Dolf Talman is professor of Game Theory and Equilibrium Programming at Tilburg University (TiSEM) and CentER. His expertise is the development, to prove existence and the computation of equilibria in economic and game theoretic models.
This will be my last column for Nekst. Not only because I was asked last year to write a column only for this academic year, which has almost ended, but also because I am retiring.
Maybe the most I enjoyed during my academic life was supervising students, and then in particular PhD students. During the supervision you see students growing and becoming more mature, they listen, learn, and come up with ideas. Some are good and other are maybe less good, from which they even may learn more. That also holds for doing scientific research, ninety percent of the ideas do not work or are later improved, but the ten percent of ideas that survive form the basis of publications. Many students are somewhat annoyed in the beginning because what they propose and discuss is not good enough or has been done by others. You have to tell them then what is good about it and how they could proceed. For Modelling In Practice, or Improving Society Lab as it is called now, the bachelor thesis, and the master thesis, the contact with a student is never more than half a year. Often even much shorter, not more than three months. However, with PhD students the contact is much longer and more intense.
PhD students at TiSEM typically follow first a research master program in either economics or business of two years at CentER first after their bachelor or master degree. The first year aims to teach the fundamentals for research in economics and business, in which you learn the basic tools and theories. During the first semester of the second year you choose from a long list of topics courses the ones you are interested in. At the end of that semester you choose a supervisor to write a research master thesis. This thesis is often the starting point of your PhD research and if you are admitted to become a PhD student you have three or sometimes four years to write a dissertation. In this way you have contact with the student during four or more years. Over the years I have supervised PhD students from all over the world, mainly from China and the Netherlands. Most of them stayed in academia and some later on became professor, two of them, a Chinese and a Dutchman, even at the same university, in York, although within different schools.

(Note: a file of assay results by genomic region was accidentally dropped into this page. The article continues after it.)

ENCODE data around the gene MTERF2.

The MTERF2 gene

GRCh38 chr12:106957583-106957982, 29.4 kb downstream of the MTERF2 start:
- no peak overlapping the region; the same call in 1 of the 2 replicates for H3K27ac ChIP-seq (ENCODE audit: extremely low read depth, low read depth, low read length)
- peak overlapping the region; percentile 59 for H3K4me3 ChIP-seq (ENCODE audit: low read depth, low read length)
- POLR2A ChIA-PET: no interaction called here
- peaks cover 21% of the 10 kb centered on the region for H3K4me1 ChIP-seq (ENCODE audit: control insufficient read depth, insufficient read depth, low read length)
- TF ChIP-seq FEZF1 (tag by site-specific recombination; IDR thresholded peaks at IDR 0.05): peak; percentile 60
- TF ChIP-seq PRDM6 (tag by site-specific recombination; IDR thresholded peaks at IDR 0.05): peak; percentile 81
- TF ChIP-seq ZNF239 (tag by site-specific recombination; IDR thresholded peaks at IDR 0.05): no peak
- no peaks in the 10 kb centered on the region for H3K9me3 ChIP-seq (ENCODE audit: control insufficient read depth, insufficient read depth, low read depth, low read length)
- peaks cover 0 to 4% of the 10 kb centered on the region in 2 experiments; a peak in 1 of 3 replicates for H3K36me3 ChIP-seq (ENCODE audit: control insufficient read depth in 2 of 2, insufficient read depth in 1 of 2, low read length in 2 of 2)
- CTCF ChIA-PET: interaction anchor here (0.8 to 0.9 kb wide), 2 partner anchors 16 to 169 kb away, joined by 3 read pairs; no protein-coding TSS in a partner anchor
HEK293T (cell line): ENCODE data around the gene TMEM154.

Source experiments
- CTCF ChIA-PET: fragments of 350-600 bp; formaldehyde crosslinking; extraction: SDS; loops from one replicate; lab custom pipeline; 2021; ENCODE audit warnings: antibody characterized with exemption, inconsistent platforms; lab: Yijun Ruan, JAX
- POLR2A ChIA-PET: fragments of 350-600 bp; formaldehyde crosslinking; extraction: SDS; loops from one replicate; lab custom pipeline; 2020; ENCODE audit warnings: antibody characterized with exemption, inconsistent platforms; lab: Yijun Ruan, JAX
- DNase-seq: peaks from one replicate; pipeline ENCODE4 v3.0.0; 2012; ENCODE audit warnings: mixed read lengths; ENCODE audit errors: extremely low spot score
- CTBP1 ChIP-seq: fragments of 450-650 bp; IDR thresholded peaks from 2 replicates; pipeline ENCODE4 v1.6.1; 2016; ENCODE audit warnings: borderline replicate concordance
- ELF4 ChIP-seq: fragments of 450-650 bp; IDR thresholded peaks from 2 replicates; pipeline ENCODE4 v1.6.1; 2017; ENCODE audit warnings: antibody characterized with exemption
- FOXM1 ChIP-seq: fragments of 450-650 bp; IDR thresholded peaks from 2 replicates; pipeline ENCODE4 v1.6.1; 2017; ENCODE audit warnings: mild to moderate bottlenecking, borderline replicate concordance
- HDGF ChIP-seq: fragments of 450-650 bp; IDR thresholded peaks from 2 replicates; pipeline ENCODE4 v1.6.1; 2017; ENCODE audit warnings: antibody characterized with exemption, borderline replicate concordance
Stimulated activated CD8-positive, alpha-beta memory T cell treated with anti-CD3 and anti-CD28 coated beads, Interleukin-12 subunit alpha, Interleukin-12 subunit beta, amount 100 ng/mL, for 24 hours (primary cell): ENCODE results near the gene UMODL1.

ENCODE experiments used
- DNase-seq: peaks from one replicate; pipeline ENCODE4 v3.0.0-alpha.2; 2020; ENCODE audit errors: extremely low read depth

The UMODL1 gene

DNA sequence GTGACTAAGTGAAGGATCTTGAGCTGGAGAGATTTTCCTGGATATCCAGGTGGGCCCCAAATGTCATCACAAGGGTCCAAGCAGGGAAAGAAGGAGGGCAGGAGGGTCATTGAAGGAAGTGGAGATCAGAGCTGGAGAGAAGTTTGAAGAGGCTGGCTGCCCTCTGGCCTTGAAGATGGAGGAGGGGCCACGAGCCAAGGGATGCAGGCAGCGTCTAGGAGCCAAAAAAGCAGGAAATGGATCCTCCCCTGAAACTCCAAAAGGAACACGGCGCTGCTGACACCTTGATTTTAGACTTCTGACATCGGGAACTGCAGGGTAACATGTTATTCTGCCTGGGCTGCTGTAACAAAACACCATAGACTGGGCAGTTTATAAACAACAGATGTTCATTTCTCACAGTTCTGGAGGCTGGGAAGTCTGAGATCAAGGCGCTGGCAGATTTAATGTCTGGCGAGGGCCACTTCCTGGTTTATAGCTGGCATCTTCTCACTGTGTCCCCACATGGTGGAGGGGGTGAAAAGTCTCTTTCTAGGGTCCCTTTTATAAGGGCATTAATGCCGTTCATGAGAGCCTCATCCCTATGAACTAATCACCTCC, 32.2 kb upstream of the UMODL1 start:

With all my former PhD students I still have contact and most of them will visit Tilburg when I leave. Although I formally retire on July 3, when I reach my official retirement age, which happens to be my 66th birthday. I will leave Tilburg University on September 21. That day I will give my valedictory address, at 4 pm in the auditorium, and there will be a mini-symposium in the afternoon before my speech. At this symposium three of my former PhD students, one Chinese and two Dutchmen, will speak. The two Dutchmen studied Econometrics at Tilburg University and are therefore alumni of the university. Although I am not an alumnus of Tilburg University, I have been administrator of the alumni association for econometricians (VAET) for the last 27 years. Once a year the VAET organizes a meeting around some EOR-theme. I hope that after you have finished your studies you also become a member and come back to university once a year.
Over the years I enjoyed teaching and supervising a lot and I received many rewards, including the funniest and best-dressed teacher-award, but now it is time to retire and make place for younger people. I hope to see you at September 21.